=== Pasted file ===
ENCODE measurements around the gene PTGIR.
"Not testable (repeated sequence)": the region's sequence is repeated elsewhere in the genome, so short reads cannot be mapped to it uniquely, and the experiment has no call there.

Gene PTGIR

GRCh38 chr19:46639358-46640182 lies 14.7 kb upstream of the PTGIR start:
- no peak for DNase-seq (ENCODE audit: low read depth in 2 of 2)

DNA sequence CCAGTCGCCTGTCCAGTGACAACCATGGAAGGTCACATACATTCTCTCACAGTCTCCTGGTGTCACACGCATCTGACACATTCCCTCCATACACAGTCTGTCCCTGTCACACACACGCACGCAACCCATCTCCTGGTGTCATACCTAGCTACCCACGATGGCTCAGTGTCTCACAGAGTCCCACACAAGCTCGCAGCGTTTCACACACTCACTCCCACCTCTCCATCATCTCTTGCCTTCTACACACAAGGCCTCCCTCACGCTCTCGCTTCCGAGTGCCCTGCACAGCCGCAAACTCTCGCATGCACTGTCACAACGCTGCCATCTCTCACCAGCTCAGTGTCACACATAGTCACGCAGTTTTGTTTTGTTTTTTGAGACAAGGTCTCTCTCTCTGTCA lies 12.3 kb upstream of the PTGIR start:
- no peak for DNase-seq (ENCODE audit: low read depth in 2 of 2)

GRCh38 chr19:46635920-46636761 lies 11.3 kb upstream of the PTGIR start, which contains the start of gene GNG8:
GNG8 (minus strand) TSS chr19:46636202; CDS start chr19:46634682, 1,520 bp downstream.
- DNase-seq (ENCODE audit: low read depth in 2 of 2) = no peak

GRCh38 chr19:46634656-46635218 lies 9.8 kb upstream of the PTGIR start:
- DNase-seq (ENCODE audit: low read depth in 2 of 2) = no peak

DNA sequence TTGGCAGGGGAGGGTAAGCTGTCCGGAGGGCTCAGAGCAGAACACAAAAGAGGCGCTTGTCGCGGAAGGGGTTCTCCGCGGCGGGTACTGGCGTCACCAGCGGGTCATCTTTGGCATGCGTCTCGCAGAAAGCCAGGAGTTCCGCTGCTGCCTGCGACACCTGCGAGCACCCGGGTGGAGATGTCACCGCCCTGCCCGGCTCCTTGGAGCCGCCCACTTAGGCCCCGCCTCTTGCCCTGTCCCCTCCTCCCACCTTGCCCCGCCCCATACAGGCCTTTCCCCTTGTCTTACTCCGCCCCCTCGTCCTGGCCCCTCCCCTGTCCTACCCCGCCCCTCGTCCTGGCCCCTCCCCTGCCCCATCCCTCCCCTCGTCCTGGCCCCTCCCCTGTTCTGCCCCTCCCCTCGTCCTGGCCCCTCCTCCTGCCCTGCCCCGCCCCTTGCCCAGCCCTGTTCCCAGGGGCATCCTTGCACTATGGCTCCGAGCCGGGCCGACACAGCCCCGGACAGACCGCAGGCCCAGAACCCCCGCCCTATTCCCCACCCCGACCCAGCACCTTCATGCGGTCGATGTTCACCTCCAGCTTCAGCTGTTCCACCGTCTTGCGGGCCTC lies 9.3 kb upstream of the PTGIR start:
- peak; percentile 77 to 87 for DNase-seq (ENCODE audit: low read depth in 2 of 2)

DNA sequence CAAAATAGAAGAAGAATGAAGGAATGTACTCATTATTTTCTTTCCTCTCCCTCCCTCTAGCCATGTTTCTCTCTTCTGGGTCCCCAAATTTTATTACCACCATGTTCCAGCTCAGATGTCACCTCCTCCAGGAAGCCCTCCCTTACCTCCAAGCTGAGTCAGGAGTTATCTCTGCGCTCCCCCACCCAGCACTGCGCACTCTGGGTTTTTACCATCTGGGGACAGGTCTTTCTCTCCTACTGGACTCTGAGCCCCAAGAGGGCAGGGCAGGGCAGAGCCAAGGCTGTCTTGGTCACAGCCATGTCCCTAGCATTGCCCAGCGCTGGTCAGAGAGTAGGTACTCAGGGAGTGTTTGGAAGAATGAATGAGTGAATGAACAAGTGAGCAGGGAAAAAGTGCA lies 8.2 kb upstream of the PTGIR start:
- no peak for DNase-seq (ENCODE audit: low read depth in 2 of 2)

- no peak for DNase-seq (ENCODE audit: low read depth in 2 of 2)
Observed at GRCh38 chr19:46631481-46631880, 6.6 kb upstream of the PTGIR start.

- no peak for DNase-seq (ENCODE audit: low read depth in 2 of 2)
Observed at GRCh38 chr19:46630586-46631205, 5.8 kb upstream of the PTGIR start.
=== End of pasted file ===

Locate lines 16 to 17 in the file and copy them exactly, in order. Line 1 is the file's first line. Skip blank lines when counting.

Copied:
- no peak for DNase-seq (ENCODE audit: low read depth in 2 of 2)

- no peak for DNase-seq (ENCODE audit: low read depth in 2 of 2)